Hear about the conflicting lessons of history Estonian children learned at home compared to what they heard at school. Hear the full story of a teenage rebel being arrested and interrogated by the Soviet Secret Police (the KGB) for simply sporting a Mohawk haircut dyed bright red. This is a sample clip from the full segment.
Hear about the conflicting lessons of history Estonian children learned at home compared to what they heard at school. Hear the full story of a teenage rebel being arrested and interrogated by the Soviet Secret Police (the KGB) for simply sporting a Mohawk haircut dyed bright red.
Gorbachev introduced the concept of “Glasnost”, or open discussion of political and social issues. He never dreamed how far Estonians would take that concept. The 1987 Hirve Park demonstration was a bold challenge to the legality of the Soviet occupation. Demands were made to put Stalin’s henchmen in jail.
The Popular Front sought change, but not full independence. They felt they were more realistic than those seeking outright independence, and therefore would be more successful. They were hoping for greater freedom within the confines of being part of the Soviet Union. Revolutions, even successful ones, are not always united. Hear about some of the tensions within the various Estonian movements.
In 1988, over 800,000 Estonians (virtually every adult in the country) signed a petition denying the legality of the Soviet occupation and declaring themselves citizens of the 1939 Republic of Estonia. This led to an election of the “Congress of Estonia” in 1990…done while the Soviets were still in power. Hear Tunne Kelam explain the legal concept, share what was behind those events and their astonishment at the turnout.
Learn how Shakespeare’s play Hamlet was turned into a message of hope for a free Estonia…right under the eyes of Soviet authorities. When government controls schools, television, radio and the print press, double entendre in the arts becomes a principal pipeline of truth.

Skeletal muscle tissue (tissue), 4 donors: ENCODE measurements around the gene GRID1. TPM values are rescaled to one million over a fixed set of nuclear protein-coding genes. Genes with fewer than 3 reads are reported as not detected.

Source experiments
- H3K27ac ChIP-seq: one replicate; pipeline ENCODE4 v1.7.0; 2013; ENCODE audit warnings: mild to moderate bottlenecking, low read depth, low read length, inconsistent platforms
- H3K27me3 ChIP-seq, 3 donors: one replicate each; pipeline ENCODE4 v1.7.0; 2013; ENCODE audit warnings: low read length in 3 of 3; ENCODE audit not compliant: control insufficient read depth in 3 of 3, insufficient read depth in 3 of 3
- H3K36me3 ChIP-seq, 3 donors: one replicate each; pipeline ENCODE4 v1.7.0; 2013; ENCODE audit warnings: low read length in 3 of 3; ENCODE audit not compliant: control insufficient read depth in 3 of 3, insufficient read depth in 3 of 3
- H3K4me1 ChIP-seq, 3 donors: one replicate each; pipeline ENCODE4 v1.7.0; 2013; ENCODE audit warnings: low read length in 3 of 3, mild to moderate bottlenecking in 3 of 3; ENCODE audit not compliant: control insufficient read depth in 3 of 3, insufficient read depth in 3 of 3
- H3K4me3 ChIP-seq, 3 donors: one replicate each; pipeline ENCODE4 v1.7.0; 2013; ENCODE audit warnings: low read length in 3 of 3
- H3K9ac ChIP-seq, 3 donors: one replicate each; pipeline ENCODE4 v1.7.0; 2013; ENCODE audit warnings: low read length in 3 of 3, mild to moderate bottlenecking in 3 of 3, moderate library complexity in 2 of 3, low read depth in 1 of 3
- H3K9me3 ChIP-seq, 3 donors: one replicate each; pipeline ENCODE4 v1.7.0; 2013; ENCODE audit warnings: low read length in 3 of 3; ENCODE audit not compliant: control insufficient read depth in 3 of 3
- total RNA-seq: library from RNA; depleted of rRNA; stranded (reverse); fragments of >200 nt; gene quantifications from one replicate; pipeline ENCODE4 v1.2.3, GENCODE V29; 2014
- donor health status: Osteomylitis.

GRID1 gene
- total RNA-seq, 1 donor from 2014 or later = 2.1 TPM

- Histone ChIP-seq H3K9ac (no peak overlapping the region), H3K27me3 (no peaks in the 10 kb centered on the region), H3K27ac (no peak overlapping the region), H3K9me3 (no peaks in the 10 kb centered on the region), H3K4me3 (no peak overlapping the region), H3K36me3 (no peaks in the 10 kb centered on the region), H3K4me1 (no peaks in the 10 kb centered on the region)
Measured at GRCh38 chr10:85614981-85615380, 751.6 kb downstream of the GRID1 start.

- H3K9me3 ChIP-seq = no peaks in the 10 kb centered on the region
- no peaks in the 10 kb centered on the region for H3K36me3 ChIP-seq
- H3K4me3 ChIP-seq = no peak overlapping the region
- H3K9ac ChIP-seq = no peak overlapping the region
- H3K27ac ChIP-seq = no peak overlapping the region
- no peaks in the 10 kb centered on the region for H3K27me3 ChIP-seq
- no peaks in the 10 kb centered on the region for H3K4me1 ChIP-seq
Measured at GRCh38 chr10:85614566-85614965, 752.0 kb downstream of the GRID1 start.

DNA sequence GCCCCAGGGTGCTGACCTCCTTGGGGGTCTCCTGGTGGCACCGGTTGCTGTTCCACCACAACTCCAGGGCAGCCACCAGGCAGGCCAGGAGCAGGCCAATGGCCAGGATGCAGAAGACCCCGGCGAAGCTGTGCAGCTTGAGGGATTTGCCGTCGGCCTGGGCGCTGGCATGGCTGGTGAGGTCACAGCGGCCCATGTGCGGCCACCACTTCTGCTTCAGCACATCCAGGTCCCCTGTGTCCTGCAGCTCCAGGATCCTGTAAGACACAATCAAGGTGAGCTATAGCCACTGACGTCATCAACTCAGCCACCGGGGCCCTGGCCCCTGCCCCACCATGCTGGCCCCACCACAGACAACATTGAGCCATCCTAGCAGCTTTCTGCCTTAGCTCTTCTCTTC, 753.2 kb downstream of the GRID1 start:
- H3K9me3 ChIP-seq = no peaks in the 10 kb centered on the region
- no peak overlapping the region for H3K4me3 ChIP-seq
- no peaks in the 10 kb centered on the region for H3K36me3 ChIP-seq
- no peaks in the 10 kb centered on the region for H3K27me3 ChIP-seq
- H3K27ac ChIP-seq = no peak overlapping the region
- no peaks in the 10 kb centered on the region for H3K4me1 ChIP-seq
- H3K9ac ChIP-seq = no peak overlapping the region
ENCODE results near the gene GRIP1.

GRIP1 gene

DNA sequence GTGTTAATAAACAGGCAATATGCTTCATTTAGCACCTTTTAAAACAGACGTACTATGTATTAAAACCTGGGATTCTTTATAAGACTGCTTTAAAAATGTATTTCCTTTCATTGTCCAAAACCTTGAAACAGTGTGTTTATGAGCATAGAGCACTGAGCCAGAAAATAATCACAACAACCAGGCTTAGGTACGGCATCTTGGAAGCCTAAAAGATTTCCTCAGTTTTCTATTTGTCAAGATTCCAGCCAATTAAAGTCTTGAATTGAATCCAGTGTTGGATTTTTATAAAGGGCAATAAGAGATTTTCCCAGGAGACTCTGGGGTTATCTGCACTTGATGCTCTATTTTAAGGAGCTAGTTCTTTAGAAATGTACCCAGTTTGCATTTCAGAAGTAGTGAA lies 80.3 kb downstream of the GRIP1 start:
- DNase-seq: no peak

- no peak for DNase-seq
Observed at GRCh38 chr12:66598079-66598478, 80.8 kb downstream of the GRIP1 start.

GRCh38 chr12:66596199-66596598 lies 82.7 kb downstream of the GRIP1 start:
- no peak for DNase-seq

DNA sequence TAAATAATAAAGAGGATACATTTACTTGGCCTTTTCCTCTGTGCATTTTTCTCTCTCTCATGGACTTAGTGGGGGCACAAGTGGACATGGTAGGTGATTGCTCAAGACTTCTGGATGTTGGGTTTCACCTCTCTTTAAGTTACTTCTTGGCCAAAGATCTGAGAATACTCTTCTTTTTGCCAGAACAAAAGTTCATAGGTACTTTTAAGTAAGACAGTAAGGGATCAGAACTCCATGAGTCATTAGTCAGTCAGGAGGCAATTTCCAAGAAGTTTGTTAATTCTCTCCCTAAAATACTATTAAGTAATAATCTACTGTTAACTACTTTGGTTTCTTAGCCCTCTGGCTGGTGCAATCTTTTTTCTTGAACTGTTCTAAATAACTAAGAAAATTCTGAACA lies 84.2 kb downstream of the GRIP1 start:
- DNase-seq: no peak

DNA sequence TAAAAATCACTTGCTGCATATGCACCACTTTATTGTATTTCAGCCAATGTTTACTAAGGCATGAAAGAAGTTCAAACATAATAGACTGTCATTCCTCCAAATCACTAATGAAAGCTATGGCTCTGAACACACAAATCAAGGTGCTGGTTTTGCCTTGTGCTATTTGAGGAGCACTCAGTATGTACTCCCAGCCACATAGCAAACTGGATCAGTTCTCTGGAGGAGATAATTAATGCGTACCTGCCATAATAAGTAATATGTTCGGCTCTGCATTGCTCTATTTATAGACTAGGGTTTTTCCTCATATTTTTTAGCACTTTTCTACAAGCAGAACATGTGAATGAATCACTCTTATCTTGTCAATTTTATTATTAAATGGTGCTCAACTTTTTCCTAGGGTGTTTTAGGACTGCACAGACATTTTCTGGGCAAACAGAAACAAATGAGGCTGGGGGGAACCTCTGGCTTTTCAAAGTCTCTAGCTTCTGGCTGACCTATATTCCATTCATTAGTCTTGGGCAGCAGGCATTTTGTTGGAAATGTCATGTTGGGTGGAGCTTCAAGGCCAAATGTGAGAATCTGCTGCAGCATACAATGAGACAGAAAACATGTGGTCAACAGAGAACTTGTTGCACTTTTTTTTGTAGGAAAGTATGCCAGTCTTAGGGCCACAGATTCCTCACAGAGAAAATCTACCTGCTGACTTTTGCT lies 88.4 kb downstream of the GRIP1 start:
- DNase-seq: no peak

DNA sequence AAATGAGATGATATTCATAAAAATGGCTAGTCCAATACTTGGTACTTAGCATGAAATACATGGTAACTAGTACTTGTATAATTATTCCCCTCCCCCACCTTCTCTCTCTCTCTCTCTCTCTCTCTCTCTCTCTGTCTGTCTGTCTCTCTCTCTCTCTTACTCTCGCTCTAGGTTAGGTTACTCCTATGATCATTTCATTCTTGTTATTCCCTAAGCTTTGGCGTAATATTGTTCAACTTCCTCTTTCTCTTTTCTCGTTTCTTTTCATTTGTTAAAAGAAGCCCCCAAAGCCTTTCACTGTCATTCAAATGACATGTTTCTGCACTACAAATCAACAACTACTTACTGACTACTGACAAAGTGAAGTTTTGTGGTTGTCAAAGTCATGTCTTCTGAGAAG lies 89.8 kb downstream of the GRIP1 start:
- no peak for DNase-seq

From 1978 until 1988, Estonian’s Communist Party was led by hard-liner Karl Vaino. In 1988, in order to calm down the Estonian hunger for independence, Gorbachev replaced him with native Estonian Vaino Valjas, a childhood friend of Gorbachev’s with a much softer approach than Karl Vaino. Valjas was a dedicated Communist who was not seeking Estonian independence, yet he tolerated, and perhaps even encouraged, a great deal of Estonian independence aspirations. So was he a good guy or a bad guy? This clip starts with some Estonian perspectives on Valjas, but it predominantly consists of Vaino Valjas’s own words about what happened. You can judge for yourself. It is rare to have access to such “inside baseball”.
The Molotov-Ribbentrop Pact was an agreement between Nazi Germany and Stalin’s Soviet Union that contained secret protocols turning the Baltic countries (Estonia, Latvia, Lithuania) over to Stalin. For 50 years, the Soviet Union denied that these protocols existed. Hear the story of how they were finally exposed.
The Moscow Coup happened in 1991. Tanks rolled into Estonia. Hard-line Soviet occupation was back and no one knew how it would end. We now know the Coup would collapse and Estonia would become a free nation. But how did things seem at that time? Several interviews share their thoughts on this time period. This is a sample from the full video.
The Moscow Coup happened in 1991. Tanks rolled into Estonia. Hard-line Soviet occupation was back and no one knew how it would end. We now know the Coup would collapse and Estonia would become a free nation. But how did things seem at that time?
When government controls all press and education, truth often emerges through double entendre in the arts. In that sense, artists became Estonian cultural leaders, even political leaders, during the Soviet Occupation. In 1988, speeches at the Cultural Union meeting became ever more open about the desire for a free Estonia.
The Estonian Supreme Soviet condemned the registration of Estonian citizens and the establishment of Citizens Committees. This document refutes accusations of “adventurism, separatism and inflammation of inter-ethic tensions”.